Reverse Word Count

Writers have this thing to kick ourselves in the pants where we keep track of our daily word count, and sometimes  publicly share them as a sort of competitive brag.  The writing software I use even has daily word count goals.

These are of little use to me as the novel I’ve been writing for way too long has inched into 180,000 word territory.  If you’re not a word-counter yourself, rest assured, understand that that’s about 80,000 words too many.

I’d come to accept that there was no way a publisher would ever consider such a monstrous book, and that I’d have to put it in a drawer or self-publish. It definitely put a damper on my desire to finish the thing.

Meanwhile, as a person who works in publishing, I’ve been building up a slush pile of my own.  I’ve found I’m more likely to finish reading shorter manuscripts, and therefore those are more likely to move into contract territory.  Likewise one girl in my writing group is almost finished having her story critiqued and, though we started at the same time, mine isn’t even half way. When I read one novelist’s whole book in less time than it took me to fly to Seattle, I was thinking how nice it was to have something simple and complete.

About a week ago I had a small epiphany that no matter how critical I thought a scene/plotline was, if it made the whole novel unsellable,  it couldn’t be that critical.

I started going through every page highlighting only what advanced the plot.  Right away I had hard evidence of all the cruft bringing down my craft. I also realized that some scenes which did advance the plot were presenting the same idea that would be brought up later: two dream sequences about the same thing, two scenes on the same seduction, etc.

And this started a cutting fest more gruesome than a vengeful bride looking for a guy named Bill.

What happens to unnecessary scenes in my novel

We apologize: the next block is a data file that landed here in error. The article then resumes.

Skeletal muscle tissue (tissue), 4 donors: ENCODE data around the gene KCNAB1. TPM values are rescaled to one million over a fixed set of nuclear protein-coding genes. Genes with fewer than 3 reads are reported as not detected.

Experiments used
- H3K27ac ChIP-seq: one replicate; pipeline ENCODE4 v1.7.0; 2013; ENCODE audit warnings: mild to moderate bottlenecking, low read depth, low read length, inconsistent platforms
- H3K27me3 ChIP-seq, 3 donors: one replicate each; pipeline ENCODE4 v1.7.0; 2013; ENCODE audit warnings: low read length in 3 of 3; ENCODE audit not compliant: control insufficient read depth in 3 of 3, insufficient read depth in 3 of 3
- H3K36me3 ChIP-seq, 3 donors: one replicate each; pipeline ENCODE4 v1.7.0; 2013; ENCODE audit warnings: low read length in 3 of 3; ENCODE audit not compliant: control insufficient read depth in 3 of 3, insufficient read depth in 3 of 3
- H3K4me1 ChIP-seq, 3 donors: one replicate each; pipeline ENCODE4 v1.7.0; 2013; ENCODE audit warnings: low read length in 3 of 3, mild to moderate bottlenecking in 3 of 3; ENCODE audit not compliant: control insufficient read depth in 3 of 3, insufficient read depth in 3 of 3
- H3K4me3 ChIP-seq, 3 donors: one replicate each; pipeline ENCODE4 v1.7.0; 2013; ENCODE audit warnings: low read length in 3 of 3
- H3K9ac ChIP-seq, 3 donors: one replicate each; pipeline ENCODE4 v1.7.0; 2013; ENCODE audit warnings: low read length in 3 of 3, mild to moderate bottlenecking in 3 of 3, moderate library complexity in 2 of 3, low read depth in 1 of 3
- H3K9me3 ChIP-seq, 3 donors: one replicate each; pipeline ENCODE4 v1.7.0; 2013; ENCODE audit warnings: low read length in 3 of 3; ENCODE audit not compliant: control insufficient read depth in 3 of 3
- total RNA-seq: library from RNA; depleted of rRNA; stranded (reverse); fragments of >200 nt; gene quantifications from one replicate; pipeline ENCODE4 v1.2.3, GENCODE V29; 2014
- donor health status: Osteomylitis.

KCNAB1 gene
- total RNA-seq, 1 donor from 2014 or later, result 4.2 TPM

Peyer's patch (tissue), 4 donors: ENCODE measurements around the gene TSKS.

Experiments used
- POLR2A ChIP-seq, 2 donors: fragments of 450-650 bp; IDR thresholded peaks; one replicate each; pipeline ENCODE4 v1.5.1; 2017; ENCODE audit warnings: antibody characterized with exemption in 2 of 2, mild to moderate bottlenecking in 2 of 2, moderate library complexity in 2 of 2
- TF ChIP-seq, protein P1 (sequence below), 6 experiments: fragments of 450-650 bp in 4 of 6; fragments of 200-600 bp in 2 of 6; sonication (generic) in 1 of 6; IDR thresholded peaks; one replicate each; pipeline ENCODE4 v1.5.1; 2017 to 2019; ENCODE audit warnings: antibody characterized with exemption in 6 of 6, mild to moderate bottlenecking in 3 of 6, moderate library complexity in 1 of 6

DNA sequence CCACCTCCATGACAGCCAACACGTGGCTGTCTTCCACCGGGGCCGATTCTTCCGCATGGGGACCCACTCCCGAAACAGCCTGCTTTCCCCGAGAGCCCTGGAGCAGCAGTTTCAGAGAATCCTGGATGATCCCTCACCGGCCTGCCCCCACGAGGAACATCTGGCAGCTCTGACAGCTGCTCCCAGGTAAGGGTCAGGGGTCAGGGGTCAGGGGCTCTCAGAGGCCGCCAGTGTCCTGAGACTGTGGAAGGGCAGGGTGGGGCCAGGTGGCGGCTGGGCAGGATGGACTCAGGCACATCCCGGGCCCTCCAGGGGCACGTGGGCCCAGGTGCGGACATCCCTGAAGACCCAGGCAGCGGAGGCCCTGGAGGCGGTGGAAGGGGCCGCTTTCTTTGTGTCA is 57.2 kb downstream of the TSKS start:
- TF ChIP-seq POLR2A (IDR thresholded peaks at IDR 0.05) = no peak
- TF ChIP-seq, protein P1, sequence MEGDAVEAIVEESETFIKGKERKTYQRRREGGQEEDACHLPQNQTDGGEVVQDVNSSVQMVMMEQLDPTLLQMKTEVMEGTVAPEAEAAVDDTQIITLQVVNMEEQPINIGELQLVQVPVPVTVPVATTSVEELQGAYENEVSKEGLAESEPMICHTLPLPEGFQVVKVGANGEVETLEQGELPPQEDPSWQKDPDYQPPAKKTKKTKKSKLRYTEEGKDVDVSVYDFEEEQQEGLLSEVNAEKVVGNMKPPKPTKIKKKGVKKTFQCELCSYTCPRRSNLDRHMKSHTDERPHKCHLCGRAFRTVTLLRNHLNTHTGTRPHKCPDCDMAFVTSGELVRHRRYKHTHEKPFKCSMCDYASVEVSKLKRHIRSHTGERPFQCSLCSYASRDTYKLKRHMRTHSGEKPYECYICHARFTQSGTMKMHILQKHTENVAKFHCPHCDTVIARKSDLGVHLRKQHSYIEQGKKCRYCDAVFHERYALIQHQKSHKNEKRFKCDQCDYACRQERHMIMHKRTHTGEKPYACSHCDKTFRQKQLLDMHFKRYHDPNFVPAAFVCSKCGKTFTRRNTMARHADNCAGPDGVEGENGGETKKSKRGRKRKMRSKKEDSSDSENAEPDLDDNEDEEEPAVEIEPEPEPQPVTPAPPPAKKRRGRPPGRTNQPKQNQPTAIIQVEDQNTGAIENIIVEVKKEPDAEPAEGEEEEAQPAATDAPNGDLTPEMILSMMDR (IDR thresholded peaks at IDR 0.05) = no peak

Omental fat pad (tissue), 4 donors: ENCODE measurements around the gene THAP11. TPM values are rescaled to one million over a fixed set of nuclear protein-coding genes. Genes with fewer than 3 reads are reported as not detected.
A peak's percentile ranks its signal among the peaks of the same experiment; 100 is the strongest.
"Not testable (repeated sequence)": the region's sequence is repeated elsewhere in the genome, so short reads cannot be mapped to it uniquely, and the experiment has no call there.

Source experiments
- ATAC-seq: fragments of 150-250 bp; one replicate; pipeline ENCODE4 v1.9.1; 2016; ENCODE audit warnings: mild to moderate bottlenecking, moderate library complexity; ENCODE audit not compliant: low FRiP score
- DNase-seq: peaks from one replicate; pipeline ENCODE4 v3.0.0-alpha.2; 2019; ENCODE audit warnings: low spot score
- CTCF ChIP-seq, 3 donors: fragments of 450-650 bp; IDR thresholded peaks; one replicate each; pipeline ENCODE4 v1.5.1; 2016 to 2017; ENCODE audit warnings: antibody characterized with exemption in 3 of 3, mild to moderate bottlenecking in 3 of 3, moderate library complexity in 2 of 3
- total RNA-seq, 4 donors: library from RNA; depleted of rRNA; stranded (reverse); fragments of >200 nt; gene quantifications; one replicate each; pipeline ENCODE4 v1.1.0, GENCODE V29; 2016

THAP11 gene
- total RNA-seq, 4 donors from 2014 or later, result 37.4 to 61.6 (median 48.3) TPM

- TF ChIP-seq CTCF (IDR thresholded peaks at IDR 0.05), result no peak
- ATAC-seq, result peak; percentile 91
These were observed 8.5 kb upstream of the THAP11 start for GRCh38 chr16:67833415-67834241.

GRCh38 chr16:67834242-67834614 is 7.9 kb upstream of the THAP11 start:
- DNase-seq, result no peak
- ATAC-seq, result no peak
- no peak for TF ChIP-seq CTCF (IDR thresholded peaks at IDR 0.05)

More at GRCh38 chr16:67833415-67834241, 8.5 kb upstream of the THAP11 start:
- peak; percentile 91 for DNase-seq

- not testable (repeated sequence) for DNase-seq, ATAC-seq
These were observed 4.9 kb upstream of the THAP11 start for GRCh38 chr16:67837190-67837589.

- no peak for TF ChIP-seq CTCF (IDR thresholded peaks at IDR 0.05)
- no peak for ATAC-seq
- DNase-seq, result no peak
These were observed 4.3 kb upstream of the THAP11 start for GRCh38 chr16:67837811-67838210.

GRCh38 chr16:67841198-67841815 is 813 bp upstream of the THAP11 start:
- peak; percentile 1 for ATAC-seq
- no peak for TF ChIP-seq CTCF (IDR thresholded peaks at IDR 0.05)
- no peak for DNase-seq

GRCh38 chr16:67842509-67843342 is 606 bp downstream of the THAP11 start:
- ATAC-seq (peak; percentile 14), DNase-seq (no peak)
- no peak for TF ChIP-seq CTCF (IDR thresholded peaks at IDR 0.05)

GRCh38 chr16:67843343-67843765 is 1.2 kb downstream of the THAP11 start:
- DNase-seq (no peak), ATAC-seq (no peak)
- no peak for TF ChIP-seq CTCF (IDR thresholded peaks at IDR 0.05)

Another useful editing tip in this situation has been creating a plot synopsis. I’ve created plenty of them before, but those were note cards showing each scene, and each scene advanced multiple plots. In this case each plot gets a colored line, as if they’re racing across the page. If a chapter advances three plots, three of the stripes get a little longer, and I mark down the chapter name and two-three words on what happened. It’s key that each scene added is exactly two squares wide, so I can be sure the length of the plot line is proportional to it’s coverage in the story. This way I’ve been able to get an idea of where the plot tumors are, by seeing which plotlines are longer than the main storyline. Simply creating this plot sheet has shown me some scenes to cut and others that need to be changed, in addition to the overview of how each storyline is advancing.

And the good news? The first night I cut 1,361 words, and I was feeling good. But last night I cut 9,635 words! I’ve taken to bragging now about my reverse word count. I know, that’s not a thing people do. But I’m proud of my progress, even if it’s only in much-needed destruction.

Now just 69,004 words to go.

I have more to say on editing down posts, but as usual with things I write, this is getting a little long. For those writers still looking to grow their stories, check out my random plot generator. And for those of you who aren’t writers, here’s a vaguely relevant song.

Envy Corp – Story Problem

Le Sigh kitteh shamelessly stolen from Creativity Crossroads.


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